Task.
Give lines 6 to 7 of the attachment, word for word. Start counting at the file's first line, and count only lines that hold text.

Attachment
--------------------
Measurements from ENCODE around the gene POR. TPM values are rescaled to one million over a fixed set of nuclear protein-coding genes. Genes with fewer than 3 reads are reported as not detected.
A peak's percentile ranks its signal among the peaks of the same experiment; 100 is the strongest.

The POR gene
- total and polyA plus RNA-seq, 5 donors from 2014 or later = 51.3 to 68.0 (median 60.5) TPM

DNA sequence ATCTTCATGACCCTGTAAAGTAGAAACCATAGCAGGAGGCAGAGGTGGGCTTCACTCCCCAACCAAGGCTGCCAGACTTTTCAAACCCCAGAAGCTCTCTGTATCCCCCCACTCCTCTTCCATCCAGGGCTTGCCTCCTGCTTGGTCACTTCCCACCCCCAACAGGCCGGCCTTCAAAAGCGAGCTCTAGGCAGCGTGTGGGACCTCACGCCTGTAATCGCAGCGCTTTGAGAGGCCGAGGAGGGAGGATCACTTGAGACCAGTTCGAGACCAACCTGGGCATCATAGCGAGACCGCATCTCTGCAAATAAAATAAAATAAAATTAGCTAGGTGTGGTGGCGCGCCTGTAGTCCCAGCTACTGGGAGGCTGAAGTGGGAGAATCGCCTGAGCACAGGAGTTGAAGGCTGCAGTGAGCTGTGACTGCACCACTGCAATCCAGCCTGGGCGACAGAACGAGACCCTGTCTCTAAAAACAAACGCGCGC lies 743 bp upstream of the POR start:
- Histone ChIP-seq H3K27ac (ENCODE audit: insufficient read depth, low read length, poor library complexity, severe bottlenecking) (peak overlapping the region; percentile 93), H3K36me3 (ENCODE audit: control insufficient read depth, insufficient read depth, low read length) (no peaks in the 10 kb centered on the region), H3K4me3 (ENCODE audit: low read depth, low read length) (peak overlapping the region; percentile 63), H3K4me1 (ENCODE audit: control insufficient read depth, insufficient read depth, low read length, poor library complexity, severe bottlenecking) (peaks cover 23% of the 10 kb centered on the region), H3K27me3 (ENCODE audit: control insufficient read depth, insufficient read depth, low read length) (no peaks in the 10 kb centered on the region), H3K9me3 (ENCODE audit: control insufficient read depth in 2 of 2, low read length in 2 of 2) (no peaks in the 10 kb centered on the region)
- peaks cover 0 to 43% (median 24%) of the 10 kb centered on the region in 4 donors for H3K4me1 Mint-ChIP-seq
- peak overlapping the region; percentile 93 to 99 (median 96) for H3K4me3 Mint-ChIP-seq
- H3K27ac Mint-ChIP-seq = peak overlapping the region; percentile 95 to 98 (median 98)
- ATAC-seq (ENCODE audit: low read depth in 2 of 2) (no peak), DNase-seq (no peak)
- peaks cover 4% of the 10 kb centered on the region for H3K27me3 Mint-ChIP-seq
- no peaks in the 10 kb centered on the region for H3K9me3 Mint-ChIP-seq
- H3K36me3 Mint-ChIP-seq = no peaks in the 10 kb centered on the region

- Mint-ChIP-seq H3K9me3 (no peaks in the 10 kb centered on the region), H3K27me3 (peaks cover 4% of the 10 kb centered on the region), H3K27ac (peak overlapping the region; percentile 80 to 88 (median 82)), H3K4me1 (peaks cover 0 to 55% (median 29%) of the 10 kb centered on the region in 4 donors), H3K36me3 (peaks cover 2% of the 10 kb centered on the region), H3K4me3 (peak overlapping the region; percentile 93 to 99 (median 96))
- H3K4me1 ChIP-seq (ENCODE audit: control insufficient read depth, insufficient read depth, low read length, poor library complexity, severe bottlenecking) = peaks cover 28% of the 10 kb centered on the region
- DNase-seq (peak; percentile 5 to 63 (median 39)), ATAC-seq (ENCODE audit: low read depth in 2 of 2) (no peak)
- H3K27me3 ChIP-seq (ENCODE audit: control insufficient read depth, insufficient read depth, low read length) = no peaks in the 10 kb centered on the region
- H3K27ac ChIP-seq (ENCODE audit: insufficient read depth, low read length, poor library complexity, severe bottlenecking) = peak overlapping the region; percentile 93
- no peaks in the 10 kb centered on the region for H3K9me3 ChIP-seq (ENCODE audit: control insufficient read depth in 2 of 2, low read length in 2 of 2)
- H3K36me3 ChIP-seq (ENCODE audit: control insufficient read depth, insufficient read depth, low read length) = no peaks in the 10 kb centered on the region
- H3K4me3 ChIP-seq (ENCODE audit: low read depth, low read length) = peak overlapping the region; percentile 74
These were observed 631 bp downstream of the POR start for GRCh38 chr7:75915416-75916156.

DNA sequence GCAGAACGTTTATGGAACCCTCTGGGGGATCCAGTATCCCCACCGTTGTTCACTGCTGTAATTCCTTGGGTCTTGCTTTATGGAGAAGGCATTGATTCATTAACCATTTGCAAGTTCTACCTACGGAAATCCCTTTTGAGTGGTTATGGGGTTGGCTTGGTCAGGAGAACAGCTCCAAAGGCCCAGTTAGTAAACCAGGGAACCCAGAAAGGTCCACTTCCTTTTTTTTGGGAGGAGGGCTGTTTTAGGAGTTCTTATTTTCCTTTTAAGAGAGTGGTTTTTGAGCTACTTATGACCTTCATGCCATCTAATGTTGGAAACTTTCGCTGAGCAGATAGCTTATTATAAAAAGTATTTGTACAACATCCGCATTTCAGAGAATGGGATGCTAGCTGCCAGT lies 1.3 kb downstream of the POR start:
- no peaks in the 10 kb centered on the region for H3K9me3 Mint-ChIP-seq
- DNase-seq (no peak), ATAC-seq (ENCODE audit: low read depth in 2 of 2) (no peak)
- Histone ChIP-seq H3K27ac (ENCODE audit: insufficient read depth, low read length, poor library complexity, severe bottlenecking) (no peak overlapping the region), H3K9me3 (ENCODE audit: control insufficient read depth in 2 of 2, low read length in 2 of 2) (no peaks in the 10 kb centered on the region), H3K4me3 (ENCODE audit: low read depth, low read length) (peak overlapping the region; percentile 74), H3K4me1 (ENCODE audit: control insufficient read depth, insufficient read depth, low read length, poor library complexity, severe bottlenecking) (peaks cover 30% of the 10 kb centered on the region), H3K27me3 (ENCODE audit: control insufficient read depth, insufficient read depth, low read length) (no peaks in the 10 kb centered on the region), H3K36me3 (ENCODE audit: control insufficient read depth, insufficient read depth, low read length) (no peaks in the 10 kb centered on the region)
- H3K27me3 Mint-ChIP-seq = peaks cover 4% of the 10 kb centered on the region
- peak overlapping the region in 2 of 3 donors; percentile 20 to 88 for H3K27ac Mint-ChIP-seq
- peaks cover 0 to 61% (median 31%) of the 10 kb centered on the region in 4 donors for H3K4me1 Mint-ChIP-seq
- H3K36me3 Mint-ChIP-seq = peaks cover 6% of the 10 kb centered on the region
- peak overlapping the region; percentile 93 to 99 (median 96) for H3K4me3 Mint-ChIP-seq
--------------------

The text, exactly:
- Histone ChIP-seq H3K27ac (ENCODE audit: insufficient read depth, low read length, poor library complexity, severe bottlenecking) (peak overlapping the region; percentile 93), H3K36me3 (ENCODE audit: control insufficient read depth, insufficient read depth, low read length) (no peaks in the 10 kb centered on the region), H3K4me3 (ENCODE audit: low read depth, low read length) (peak overlapping the region; percentile 63), H3K4me1 (ENCODE audit: control insufficient read depth, insufficient read depth, low read length, poor library complexity, severe bottlenecking) (peaks cover 23% of the 10 kb centered on the region), H3K27me3 (ENCODE audit: control insufficient read depth, insufficient read depth, low read length) (no peaks in the 10 kb centered on the region), H3K9me3 (ENCODE audit: control insufficient read depth in 2 of 2, low read length in 2 of 2) (no peaks in the 10 kb centered on the region)
- peaks cover 0 to 43% (median 24%) of the 10 kb centered on the region in 4 donors for H3K4me1 Mint-ChIP-seq